Since becoming a Father I have written. I have written to unlock parts of myself that have been scrambling to find some purchase on the craggy face of my often bewildering subconscious. It is a way to centre myself. To find some comfort in analysis and structure. To allow myself control over one of the most demanding and challenging situations I have ever had to encounter is an extremely rewarding experience. It will continue to be so during my short time here.
I’m not very skilled at talking to people. I’m not perfect at communicating my feelings in a face to face situation. I’m shy, nervous and usually quite afraid I don’t quite fit in. When I write everything seems to make sense. I can compartmentalise myself. I can give myself permission to be a certain way, to feel certain things without judgement. When the blueprint of my mind is laid out in front of me I can start planning ahead. I can start assessing what I can do better next time.
There is, however, something that I’ve never quite been able to feel comfortable about.
I have another daughter. I have a twelve year old daughter. I have a daughter who I haven’t watched grow up. I have missed out on so much. Part of it is my fault. Part of it relates to the circumstances surrounding us at the time. All of it boils down to the fact that I have a daughter who I don’t know. I haven’t watched her grow. I haven’t seen her start weaning. I didn’t see her first step. I wasn’t there for her when she started school. I haven’t been there when she needs help with her homework.
We speak now on the phone. We see each other when we can. Geography is the only enemy. We’ve managed to spend some quality time together and I can feel the bond growing. There’s a part of me that feels that the bond has always been there. It just needs tending. It needs to be fed with rich, strong experiences that bind us ever closer. We’re working on it. What frustrates me sometimes is feeling guilty. Feeling guilty for not doing enough. I have so many questions to ask her. There are so many things about her that I want to know, to understand and to feel.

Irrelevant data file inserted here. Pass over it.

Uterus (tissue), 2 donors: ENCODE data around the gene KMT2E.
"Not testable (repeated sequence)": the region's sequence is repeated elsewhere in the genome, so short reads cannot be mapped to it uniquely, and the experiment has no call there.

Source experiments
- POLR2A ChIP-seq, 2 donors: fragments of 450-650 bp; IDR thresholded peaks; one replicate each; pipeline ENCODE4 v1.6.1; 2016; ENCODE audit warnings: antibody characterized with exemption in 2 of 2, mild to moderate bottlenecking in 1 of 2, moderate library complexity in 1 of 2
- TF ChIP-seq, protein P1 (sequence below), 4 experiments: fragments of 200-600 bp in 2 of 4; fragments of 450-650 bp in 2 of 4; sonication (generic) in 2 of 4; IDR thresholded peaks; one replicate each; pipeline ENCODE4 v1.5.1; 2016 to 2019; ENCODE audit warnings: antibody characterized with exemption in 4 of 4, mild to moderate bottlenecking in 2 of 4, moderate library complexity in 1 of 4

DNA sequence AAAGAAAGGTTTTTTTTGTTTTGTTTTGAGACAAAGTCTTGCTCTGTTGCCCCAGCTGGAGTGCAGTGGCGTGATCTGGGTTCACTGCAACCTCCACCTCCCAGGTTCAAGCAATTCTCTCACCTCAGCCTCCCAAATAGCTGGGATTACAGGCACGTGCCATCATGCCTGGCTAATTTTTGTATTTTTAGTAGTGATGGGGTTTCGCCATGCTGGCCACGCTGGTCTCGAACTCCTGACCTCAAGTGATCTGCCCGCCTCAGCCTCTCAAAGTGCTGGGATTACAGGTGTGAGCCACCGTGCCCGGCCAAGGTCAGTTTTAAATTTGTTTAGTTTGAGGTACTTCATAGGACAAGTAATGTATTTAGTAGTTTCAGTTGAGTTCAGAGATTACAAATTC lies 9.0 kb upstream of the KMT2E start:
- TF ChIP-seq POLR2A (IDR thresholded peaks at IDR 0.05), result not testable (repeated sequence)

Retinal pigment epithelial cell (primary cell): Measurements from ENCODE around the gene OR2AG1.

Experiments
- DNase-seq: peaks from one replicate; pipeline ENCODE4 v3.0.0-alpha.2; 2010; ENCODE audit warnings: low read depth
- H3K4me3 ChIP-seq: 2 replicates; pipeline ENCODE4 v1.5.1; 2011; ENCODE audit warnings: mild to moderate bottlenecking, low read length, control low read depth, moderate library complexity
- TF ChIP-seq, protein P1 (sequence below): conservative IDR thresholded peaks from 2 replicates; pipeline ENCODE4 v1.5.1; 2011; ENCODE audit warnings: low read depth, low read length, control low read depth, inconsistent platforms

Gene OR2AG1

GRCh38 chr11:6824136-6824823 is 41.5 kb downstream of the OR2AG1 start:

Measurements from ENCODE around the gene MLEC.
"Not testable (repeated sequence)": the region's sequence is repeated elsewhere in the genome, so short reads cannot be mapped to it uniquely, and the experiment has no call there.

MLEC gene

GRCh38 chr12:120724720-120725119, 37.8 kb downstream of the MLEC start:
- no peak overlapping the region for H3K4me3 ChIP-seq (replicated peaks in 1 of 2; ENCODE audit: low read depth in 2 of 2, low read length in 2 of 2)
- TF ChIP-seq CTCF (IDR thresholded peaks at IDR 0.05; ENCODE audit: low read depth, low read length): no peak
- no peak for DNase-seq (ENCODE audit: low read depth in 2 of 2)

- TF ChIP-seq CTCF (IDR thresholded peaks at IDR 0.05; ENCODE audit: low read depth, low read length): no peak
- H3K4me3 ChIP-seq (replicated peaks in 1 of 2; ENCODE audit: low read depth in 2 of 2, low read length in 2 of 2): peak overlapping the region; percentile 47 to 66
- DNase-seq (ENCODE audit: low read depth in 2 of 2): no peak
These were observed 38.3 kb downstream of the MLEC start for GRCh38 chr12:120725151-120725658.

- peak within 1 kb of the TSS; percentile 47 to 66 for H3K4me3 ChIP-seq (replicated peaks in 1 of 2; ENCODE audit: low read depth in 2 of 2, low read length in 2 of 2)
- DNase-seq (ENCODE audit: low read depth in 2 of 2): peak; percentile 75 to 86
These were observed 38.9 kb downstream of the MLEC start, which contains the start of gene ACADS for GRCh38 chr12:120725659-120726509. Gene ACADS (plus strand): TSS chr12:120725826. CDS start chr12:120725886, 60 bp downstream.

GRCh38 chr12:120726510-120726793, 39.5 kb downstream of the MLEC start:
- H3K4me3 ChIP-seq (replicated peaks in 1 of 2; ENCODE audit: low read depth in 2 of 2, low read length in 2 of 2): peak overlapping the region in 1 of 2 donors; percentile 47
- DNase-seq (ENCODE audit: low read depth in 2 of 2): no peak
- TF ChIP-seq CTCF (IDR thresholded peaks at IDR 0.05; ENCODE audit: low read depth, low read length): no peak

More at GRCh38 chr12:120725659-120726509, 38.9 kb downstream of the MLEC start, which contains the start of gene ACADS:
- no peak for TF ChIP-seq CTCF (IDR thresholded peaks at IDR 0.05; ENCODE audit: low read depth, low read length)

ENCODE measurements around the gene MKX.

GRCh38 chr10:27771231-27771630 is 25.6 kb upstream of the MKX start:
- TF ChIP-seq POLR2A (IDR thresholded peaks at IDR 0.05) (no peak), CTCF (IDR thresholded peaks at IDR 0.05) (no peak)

So I asked her.
What three words best describe you?
The three words that I would say best describe me are probably confident, a little lazy and impatient.
Do you think we are similar? What traits do you recognise in me that you have?
I think that in some ways we are similar but didn’t realise until I had met you a few times.
What are you most proud of yourself for?
I think that I am most proud of the fact that I am my own person. That i don’t aspire to be the same as anyone else.
What did you think about me when we first met? What do you think now?
When I first met you I was nervous but I could tell that you were too. I thought you were nice and funny and interesting and as I have gotten to know you, I can tell that my first opinion of you was 100% right.
Do you think that any child needs a Father or a Father figure when growing up?
In my opinion, I think that a father figure is important. Some people never have one and they turn out fine but i feel that I haven’t always had a father figure in my life but I am incredibly thankful that I have one now.
If you could change one single thing in your life what would that be?
I don’t think that I would change anything about my life now. I have my friends my family and now my sister.
So there you have it. A few little words. A handful of brave questions. Honesty and beauty in return. I could not have asked for anything more. When I read her response for the first time something in me shifted. I felt the connection I hadn’t seen before that had always been there. When you’re looking for something it’s easy to forget that sometimes it is right there in front of you. She writes like I do. She astounded me with her responses. Minute by minute I feel I am more deserving to be known as her Father.